The courses that do exist are, by and large, recent developments. Most public policy grad school programs (including the one I attended) do not have any technology- or public sector IT-related courses. Computer science courses, likewise, do not seem to have any courses on how government works. Outside of the few possibilities above, no one is teaching public policy students how to be technology-savvy, or teaching computer scientists and IT specialists how to be government-savvy.

In a recent (excellent) publication on digital government units, Prof. Amanda Clarke points out how little public administration research has focused on these teams or digital government topics more broadly:

Outside a few recent and important contributions, the public management research community has failed to respond to these questions. To date, we know very little about what Digital Government Units are, whether they are worthy pursuits for governments struggling to reinvent themselves for a digital age, and most importantly, how they are altering, and could alter, public sector governance more broadly.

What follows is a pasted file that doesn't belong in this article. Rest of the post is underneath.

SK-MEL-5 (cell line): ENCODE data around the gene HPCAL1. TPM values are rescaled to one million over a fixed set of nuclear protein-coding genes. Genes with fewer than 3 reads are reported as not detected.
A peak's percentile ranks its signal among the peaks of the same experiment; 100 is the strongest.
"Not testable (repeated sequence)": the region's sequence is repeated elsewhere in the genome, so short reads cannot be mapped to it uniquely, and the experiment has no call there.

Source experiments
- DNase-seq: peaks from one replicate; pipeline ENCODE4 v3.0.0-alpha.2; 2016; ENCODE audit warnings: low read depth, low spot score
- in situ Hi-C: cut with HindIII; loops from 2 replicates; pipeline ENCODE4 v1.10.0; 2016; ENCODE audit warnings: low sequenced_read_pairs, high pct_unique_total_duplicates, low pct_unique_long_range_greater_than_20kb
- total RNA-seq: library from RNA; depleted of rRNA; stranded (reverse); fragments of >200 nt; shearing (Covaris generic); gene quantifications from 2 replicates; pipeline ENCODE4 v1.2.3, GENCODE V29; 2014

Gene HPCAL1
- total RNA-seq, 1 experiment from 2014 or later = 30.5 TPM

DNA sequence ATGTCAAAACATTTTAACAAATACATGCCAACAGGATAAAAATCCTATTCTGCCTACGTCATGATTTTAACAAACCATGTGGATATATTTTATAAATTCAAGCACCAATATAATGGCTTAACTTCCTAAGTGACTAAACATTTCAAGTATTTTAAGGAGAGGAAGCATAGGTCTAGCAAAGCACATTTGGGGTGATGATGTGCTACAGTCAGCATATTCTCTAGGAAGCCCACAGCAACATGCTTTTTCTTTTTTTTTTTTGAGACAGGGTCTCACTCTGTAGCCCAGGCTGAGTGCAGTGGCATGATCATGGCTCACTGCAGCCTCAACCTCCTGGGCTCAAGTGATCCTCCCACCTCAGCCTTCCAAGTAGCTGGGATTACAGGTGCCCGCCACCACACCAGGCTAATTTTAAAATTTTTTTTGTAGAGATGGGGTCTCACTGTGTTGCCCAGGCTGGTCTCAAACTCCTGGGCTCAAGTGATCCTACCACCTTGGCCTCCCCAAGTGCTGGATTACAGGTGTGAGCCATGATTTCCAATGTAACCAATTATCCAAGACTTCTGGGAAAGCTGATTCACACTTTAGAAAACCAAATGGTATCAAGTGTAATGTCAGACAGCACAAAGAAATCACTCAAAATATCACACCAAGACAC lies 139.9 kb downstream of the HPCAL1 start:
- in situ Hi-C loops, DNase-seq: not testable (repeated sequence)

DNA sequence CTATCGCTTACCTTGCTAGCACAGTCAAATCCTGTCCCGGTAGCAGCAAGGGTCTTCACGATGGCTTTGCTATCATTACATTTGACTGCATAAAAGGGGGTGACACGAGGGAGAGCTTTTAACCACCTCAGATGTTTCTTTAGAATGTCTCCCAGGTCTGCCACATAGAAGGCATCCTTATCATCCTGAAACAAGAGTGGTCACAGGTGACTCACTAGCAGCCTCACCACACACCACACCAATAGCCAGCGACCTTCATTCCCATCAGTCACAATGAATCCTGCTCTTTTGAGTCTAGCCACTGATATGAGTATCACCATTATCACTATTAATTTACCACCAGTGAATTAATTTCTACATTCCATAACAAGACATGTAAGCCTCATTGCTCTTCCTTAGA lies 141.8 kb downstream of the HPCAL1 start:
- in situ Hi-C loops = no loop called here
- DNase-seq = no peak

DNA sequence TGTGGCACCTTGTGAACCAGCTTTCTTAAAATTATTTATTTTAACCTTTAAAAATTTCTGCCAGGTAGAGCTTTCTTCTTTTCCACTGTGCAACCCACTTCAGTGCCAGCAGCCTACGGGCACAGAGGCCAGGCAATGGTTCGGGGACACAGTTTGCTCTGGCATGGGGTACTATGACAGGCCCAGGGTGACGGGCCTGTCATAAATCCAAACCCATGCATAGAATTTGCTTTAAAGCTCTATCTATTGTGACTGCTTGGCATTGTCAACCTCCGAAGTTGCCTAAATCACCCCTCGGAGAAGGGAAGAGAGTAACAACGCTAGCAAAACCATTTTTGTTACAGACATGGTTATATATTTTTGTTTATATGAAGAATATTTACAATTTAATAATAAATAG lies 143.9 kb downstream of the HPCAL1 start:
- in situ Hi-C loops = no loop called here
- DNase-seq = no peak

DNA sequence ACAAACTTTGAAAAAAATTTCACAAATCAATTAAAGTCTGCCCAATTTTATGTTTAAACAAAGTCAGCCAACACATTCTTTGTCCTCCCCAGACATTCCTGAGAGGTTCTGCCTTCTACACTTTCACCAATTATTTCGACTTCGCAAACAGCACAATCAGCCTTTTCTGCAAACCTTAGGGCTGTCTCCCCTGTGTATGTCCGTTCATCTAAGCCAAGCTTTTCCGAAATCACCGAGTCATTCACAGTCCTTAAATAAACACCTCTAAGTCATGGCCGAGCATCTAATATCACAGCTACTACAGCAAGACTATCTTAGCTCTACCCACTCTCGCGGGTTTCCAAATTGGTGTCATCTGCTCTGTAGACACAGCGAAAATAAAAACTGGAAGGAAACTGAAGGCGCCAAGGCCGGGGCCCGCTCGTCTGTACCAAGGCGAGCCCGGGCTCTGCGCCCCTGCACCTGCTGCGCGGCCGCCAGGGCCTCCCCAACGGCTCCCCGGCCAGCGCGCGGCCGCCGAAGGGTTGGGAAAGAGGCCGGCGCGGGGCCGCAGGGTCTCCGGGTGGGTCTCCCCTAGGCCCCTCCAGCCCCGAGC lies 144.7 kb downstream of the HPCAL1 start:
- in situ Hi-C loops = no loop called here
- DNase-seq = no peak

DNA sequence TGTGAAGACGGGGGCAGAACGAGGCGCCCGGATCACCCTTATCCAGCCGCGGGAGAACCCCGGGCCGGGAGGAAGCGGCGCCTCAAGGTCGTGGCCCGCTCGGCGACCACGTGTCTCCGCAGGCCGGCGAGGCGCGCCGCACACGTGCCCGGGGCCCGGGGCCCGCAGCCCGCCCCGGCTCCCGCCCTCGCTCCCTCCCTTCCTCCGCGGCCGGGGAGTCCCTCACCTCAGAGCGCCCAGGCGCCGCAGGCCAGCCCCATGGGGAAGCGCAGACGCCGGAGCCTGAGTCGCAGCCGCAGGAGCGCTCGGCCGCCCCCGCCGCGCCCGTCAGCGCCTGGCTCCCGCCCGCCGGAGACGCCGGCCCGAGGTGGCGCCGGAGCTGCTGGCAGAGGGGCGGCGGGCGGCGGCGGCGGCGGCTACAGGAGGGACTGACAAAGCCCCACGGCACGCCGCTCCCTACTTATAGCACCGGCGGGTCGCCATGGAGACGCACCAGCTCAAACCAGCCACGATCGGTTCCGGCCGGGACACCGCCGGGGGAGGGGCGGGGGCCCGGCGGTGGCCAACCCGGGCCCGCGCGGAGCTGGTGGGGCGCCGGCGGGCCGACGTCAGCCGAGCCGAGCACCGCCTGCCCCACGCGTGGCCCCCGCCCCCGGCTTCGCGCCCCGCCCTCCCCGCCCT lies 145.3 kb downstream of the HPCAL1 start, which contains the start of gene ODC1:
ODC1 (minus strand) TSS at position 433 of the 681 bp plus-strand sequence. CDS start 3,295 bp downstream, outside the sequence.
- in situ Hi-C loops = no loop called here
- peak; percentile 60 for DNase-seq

Public sector organizations the world over are struggling to keep pace with the pressures of governing in a digital context. Digital service failures abound, and citizen trust in government continues to wane … it is no longer acceptable for the public management community to ignore digital technologies and their role in contemporary governance.

The silver lining on all of this is that things are beginning to change; the researchers and practitioners above are connecting technology and policy in new and important ways. A new generation of public policy students (whose lives have been immersed in technology since childhood) is joining the public service. The importance of this work is being more and more widely recognized across governments.